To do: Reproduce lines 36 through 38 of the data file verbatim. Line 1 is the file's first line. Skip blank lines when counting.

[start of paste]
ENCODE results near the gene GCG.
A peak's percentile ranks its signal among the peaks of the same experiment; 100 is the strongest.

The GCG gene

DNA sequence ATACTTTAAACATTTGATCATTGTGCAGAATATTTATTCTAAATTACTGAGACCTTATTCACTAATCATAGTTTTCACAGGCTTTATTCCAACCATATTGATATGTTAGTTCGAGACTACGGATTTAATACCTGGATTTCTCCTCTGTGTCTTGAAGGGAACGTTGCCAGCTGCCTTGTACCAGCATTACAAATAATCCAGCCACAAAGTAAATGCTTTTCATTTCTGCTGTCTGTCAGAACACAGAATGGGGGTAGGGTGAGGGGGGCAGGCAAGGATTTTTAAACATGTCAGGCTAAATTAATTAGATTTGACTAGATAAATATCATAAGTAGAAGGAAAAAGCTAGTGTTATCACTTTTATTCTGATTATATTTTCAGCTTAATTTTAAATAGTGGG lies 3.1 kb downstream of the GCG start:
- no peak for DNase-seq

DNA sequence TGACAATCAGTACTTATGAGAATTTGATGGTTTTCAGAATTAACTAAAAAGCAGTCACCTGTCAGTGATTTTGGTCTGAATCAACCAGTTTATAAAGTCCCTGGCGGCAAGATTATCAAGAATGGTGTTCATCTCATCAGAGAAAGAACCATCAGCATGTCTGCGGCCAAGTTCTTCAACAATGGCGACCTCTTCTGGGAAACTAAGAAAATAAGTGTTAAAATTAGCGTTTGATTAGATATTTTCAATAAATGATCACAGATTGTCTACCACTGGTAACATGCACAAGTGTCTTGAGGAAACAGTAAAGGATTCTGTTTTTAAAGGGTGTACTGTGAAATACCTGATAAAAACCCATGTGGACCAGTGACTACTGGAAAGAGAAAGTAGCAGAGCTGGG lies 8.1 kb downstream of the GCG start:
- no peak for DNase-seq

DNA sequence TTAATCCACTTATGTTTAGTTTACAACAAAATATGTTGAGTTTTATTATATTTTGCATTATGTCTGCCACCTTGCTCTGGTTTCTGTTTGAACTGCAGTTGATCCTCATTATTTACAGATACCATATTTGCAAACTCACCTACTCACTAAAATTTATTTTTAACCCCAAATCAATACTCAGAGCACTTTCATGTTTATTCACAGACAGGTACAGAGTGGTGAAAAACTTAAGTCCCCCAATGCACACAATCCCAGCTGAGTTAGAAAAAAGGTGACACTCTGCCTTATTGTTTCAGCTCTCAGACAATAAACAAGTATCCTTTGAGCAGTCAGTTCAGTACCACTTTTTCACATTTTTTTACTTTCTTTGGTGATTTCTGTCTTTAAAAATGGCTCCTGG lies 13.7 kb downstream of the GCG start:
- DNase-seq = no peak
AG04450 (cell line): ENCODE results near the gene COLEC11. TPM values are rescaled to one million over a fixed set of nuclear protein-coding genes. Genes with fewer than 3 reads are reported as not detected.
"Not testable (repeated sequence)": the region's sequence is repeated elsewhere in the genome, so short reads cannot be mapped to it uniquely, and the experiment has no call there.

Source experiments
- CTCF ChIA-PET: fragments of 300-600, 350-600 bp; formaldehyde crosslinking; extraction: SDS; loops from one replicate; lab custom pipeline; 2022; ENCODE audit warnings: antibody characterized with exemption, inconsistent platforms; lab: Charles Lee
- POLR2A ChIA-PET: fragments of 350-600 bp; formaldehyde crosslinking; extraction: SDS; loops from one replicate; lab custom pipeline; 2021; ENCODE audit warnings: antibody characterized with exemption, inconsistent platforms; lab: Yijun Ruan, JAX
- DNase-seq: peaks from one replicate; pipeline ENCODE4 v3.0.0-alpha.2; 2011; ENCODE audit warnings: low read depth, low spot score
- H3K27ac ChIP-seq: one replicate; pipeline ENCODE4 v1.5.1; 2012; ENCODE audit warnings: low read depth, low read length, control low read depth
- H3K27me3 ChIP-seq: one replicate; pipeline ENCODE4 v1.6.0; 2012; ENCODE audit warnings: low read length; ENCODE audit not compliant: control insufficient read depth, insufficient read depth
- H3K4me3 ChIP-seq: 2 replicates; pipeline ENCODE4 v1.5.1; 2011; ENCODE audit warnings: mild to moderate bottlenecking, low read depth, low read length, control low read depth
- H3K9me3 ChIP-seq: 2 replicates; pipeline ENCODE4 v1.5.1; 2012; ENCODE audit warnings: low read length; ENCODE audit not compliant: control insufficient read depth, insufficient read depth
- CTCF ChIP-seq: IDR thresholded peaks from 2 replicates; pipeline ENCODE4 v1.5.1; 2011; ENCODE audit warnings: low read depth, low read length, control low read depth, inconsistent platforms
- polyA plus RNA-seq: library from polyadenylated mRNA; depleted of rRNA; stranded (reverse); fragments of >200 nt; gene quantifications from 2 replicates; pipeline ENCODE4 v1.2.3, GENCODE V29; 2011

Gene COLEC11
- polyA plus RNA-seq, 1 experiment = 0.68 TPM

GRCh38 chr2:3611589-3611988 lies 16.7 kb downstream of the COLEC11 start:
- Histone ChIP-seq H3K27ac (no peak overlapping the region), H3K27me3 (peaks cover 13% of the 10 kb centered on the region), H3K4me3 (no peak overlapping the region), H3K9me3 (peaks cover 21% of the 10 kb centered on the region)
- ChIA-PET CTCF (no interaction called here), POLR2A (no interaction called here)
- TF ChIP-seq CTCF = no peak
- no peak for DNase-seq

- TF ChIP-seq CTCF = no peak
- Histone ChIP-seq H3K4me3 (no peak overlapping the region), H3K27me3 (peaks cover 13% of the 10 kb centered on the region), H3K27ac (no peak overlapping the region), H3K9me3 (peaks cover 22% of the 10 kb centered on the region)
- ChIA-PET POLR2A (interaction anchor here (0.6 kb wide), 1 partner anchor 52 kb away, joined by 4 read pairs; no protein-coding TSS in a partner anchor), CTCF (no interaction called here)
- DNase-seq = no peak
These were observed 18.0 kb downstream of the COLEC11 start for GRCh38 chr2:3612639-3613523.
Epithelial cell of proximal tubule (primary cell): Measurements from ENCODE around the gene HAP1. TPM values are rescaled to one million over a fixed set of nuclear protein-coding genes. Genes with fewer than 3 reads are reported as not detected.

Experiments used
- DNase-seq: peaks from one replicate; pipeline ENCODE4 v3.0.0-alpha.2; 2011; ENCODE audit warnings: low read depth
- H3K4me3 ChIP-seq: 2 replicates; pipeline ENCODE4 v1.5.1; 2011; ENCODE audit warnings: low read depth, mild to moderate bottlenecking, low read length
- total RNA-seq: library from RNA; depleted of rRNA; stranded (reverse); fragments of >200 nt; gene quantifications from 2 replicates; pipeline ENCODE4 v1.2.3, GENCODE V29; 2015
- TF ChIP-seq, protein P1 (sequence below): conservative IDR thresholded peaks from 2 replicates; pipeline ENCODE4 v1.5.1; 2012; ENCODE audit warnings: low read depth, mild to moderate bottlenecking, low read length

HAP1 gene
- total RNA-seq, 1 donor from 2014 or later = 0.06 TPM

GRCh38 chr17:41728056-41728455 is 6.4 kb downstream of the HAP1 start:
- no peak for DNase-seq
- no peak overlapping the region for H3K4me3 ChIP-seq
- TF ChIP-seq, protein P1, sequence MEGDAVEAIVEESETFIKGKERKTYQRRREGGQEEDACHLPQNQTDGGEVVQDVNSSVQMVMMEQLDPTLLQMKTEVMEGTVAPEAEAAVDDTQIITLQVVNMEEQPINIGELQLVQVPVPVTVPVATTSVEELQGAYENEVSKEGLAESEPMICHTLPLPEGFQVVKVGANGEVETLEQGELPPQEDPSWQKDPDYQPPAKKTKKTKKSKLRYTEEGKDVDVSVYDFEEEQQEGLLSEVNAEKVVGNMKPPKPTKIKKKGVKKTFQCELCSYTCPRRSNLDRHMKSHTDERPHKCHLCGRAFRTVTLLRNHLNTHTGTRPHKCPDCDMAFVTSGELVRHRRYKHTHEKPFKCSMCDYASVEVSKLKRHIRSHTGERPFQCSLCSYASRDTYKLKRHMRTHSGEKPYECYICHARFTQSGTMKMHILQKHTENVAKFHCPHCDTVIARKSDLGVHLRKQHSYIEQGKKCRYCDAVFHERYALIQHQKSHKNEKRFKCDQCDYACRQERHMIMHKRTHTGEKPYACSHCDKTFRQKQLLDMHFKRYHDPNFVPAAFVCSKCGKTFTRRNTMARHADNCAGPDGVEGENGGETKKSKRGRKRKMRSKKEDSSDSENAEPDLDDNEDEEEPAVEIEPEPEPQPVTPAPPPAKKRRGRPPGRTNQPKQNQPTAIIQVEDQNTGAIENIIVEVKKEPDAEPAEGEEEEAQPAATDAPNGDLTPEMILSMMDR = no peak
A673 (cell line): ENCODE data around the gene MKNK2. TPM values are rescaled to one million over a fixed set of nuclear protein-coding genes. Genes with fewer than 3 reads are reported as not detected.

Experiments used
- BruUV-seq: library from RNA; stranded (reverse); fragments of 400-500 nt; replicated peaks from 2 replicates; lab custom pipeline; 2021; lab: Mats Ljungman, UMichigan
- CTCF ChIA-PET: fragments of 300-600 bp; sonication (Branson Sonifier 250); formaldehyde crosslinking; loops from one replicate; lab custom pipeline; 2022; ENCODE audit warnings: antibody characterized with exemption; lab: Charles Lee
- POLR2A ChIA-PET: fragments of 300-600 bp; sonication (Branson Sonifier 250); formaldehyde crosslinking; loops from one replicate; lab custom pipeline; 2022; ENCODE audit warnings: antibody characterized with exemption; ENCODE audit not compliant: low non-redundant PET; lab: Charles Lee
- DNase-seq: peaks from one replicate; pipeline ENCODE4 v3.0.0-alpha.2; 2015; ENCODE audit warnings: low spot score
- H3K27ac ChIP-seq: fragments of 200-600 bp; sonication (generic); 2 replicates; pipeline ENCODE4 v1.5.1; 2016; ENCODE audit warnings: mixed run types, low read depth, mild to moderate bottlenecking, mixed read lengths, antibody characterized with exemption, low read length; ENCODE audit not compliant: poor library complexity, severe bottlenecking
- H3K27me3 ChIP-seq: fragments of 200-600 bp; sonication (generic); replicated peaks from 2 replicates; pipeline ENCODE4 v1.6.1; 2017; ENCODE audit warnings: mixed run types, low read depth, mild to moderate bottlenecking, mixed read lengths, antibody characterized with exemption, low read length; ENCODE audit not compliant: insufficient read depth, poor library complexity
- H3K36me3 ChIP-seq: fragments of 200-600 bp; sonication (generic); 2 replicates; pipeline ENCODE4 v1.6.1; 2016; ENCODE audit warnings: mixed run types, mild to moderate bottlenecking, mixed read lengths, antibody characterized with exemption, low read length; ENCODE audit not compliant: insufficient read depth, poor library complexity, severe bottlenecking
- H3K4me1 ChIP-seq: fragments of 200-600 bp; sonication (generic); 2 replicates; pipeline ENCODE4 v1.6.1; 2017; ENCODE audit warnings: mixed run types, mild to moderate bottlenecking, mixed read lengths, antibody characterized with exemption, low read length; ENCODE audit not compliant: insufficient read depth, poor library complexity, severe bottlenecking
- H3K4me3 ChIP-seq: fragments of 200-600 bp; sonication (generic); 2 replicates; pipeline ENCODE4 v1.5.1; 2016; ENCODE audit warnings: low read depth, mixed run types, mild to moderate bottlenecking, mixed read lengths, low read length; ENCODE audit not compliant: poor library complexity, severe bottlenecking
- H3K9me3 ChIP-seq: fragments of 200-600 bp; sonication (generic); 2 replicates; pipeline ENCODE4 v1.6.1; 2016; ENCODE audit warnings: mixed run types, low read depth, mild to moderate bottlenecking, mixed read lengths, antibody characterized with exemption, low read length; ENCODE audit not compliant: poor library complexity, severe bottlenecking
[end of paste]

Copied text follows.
- DNase-seq: peaks from one replicate; pipeline ENCODE4 v3.0.0-alpha.2; 2011; ENCODE audit warnings: low read depth
- H3K4me3 ChIP-seq: 2 replicates; pipeline ENCODE4 v1.5.1; 2011; ENCODE audit warnings: low read depth, mild to moderate bottlenecking, low read length
- total RNA-seq: library from RNA; depleted of rRNA; stranded (reverse); fragments of >200 nt; gene quantifications from 2 replicates; pipeline ENCODE4 v1.2.3, GENCODE V29; 2015